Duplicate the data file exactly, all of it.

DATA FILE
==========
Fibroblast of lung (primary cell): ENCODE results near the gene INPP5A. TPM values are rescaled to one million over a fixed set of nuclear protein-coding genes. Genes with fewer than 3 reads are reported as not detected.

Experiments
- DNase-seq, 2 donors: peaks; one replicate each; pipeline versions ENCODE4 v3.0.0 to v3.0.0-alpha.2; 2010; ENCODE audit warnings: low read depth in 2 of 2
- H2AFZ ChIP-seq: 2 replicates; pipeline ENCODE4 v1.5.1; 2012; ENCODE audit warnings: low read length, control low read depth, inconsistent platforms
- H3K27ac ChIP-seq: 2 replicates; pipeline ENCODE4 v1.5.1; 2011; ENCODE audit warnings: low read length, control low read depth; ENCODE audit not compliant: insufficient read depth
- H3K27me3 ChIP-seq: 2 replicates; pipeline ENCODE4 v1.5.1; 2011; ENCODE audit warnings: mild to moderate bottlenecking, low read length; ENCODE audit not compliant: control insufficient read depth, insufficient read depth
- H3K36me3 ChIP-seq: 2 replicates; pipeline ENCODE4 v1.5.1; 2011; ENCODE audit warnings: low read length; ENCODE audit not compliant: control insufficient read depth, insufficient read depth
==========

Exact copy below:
Fibroblast of lung (primary cell): ENCODE results near the gene INPP5A. TPM values are rescaled to one million over a fixed set of nuclear protein-coding genes. Genes with fewer than 3 reads are reported as not detected.

Experiments
- DNase-seq, 2 donors: peaks; one replicate each; pipeline versions ENCODE4 v3.0.0 to v3.0.0-alpha.2; 2010; ENCODE audit warnings: low read depth in 2 of 2
- H2AFZ ChIP-seq: 2 replicates; pipeline ENCODE4 v1.5.1; 2012; ENCODE audit warnings: low read length, control low read depth, inconsistent platforms
- H3K27ac ChIP-seq: 2 replicates; pipeline ENCODE4 v1.5.1; 2011; ENCODE audit warnings: low read length, control low read depth; ENCODE audit not compliant: insufficient read depth
- H3K27me3 ChIP-seq: 2 replicates; pipeline ENCODE4 v1.5.1; 2011; ENCODE audit warnings: mild to moderate bottlenecking, low read length; ENCODE audit not compliant: control insufficient read depth, insufficient read depth
- H3K36me3 ChIP-seq: 2 replicates; pipeline ENCODE4 v1.5.1; 2011; ENCODE audit warnings: low read length; ENCODE audit not compliant: control insufficient read depth, insufficient read depth